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28.9-27.10.2019: Slim Pickings…

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I haven’t posted for a little while because quite frankly there has been very little to post about on the patch since I last wrote. The sole point of interest was a small group of penduline tits which passed through a couple of weeks ago.

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The family which bred successfully left almost immediately after the young had fledged, so this must be a group on migration.

Only a pair of rare-ish pair of siskin to enliven the boredom.

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And these suspicious looking buzzards I saw last week; only when I saw the photos at home did I start to suspect that the higher bird might actually be a rough-legged buzzard; the upper wings have really unusual patterning and the tail looks pale-ish.

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But there is little doubt about the lower bird, I think clearly a common buzzard.

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An unrelieved diet of regulars, although mistle thrush and bullfinch have already returned. The only remaining summer visitors are the black redstarts and a couple of chiffchaff, still blending in with the regulars.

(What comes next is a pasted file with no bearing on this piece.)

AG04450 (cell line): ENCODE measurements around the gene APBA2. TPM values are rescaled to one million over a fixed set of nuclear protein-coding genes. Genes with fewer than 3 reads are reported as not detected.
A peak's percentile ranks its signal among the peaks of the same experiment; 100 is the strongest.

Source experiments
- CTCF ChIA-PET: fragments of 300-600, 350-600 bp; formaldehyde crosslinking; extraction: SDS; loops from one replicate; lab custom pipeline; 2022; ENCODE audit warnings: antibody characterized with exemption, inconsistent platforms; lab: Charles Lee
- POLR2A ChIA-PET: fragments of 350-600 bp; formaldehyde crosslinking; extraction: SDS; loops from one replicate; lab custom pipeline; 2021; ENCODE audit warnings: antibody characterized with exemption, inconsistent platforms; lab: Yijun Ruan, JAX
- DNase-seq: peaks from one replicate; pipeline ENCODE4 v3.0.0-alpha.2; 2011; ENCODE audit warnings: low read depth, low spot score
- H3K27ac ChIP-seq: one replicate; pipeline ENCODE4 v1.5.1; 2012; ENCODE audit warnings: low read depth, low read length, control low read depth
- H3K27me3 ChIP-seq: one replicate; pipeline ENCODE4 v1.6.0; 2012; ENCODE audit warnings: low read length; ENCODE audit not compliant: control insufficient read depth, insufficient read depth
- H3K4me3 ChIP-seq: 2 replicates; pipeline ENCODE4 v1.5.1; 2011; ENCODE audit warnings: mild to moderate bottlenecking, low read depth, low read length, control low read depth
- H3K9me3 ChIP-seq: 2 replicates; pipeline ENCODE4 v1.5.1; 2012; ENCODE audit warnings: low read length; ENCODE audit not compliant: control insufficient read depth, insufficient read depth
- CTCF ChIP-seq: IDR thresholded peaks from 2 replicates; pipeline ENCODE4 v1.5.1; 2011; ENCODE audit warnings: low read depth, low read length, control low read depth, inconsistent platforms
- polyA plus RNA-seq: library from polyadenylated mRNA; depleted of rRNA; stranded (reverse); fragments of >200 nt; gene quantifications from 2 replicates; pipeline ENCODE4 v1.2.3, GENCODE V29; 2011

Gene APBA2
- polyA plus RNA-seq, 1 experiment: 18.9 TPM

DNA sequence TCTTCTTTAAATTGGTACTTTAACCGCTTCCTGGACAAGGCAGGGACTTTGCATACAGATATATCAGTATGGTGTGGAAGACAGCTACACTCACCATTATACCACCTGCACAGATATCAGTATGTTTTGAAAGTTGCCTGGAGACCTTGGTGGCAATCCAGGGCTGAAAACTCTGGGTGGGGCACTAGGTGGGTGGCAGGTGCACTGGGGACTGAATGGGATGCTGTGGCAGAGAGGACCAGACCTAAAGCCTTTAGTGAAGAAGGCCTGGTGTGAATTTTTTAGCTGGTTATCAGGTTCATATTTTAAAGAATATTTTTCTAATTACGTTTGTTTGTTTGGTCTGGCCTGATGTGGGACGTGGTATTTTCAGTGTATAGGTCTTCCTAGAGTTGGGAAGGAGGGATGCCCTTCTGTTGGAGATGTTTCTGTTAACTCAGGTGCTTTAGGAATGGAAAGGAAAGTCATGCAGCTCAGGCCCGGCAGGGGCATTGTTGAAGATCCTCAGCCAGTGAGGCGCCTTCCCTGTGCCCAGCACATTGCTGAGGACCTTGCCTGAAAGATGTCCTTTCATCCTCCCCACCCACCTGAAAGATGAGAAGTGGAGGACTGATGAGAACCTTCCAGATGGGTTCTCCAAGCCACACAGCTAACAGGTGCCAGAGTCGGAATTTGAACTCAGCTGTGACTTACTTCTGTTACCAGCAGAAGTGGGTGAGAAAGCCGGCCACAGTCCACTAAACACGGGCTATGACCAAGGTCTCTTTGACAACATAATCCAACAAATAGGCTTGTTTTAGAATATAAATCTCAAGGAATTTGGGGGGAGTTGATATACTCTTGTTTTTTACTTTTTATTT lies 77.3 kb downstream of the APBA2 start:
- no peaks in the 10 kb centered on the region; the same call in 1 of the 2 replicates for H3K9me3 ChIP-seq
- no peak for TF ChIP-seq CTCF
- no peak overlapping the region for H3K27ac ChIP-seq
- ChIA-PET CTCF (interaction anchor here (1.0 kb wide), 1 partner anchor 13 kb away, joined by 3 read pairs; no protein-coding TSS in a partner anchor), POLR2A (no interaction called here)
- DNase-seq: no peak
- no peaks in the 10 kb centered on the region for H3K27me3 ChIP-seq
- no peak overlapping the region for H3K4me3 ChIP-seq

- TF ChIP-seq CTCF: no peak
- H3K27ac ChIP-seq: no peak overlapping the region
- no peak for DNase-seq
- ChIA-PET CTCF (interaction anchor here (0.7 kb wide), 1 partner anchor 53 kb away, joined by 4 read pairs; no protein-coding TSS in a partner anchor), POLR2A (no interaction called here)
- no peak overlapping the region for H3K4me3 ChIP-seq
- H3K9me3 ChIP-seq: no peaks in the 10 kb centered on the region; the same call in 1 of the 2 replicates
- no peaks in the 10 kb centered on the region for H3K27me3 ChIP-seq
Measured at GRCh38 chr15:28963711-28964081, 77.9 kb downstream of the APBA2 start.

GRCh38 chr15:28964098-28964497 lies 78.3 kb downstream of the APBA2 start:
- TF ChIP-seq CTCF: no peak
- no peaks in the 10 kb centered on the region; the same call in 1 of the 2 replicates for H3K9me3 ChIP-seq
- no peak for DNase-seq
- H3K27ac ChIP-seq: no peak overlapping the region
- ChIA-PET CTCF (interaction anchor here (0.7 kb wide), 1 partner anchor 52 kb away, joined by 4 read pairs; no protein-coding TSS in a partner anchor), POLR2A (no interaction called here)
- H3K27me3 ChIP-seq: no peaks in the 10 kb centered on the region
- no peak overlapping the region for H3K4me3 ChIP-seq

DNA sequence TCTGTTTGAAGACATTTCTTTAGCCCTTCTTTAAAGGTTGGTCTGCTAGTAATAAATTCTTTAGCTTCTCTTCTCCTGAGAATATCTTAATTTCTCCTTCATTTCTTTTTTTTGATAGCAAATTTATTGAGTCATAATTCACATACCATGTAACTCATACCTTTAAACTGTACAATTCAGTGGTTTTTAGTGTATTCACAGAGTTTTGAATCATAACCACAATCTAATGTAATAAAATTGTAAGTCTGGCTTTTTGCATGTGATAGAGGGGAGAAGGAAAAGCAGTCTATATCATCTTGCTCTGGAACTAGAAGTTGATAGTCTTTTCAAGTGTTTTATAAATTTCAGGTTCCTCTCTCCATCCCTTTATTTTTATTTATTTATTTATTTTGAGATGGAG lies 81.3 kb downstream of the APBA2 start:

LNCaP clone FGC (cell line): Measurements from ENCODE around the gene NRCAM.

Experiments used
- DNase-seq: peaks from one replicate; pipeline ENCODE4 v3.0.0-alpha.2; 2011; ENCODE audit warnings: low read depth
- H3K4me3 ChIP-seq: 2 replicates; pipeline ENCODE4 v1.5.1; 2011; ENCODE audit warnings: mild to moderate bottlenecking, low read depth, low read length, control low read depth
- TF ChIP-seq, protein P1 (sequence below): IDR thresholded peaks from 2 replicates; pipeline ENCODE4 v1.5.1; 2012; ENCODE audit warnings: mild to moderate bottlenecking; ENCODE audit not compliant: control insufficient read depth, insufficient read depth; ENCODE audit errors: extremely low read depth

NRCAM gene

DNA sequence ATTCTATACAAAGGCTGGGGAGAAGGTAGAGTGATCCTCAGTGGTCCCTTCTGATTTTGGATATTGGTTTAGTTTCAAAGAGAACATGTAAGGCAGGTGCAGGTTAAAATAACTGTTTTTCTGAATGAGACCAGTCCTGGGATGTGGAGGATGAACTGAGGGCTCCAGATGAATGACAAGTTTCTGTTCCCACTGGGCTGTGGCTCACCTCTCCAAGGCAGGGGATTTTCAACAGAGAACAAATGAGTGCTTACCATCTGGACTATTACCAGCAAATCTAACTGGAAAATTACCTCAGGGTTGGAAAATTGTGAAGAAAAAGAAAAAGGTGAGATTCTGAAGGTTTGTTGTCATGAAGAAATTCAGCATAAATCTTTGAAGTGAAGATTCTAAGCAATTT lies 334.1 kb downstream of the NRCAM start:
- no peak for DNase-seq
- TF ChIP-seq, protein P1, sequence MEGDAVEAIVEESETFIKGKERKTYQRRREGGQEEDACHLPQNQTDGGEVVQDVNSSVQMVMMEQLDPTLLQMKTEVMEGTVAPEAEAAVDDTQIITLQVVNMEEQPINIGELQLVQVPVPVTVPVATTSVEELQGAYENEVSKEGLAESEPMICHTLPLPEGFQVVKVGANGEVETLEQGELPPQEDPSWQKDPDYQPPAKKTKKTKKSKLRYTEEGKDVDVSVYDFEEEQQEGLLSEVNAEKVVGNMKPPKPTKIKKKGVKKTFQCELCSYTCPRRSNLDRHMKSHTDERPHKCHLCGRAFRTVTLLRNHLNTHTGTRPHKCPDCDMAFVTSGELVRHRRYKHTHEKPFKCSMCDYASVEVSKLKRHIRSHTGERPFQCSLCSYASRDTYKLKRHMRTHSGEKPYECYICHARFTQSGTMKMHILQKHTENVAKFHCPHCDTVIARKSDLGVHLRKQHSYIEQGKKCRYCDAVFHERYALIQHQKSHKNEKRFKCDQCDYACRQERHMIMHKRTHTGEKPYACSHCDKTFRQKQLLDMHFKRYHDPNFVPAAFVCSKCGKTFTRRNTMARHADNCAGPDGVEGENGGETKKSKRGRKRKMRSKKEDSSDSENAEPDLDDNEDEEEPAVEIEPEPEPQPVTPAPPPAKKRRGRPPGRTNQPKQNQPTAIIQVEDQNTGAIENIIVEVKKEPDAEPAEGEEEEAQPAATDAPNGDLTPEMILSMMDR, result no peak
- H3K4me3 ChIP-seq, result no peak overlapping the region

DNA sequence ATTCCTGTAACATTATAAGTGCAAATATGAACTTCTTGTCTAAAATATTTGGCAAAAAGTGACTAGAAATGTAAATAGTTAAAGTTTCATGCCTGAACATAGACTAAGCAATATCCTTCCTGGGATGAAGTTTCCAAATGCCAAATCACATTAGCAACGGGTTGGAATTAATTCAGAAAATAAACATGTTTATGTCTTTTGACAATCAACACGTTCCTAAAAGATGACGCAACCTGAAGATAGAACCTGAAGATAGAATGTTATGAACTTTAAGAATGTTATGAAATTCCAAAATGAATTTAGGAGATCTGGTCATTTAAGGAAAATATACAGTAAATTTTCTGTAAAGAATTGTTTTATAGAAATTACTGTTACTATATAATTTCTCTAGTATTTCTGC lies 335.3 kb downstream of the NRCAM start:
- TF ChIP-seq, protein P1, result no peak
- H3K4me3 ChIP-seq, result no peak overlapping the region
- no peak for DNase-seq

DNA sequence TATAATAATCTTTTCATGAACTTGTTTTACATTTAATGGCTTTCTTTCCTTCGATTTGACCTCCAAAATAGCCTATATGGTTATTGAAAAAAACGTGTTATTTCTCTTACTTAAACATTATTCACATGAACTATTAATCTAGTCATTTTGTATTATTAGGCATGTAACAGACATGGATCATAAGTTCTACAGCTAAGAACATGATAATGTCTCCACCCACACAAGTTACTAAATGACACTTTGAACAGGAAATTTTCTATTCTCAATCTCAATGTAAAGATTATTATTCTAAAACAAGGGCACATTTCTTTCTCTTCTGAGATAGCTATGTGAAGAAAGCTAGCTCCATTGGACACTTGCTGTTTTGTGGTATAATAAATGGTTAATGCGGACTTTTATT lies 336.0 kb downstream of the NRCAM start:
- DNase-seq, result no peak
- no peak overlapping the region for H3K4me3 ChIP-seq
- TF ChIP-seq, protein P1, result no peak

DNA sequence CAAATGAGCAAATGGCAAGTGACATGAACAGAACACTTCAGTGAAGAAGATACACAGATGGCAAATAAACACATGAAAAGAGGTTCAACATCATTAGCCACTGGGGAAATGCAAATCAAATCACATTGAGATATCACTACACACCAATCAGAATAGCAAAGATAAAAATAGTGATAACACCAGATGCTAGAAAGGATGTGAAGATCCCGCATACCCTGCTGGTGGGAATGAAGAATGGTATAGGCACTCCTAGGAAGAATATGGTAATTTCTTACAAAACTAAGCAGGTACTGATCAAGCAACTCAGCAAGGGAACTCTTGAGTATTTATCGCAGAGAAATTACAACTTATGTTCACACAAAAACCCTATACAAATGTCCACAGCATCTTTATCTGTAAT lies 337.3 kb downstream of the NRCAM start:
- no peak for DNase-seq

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But I don’t often get so close to the pair of ravens which were sporting in the wind a couple of weeks back.

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And a few other handsome locals trying their best for me.

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I used my trail camera again with some success; foxes, wild boar, roe deer and wild boar all turning up within the space of a single night.

I also got close to a fox as it was hunting mice among the solar panels; so focused on its breakfast that it didn’t notice me.

Even my new spot by the river has abandoned me; the dippers, sandpiper and kingfishers have disappeared, leaving only a stonechat and a hungry rook to keep me company.

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So a couple of weeks back I tried a new location; the fish ponds at Hrhov, about 40mins by car from Košice.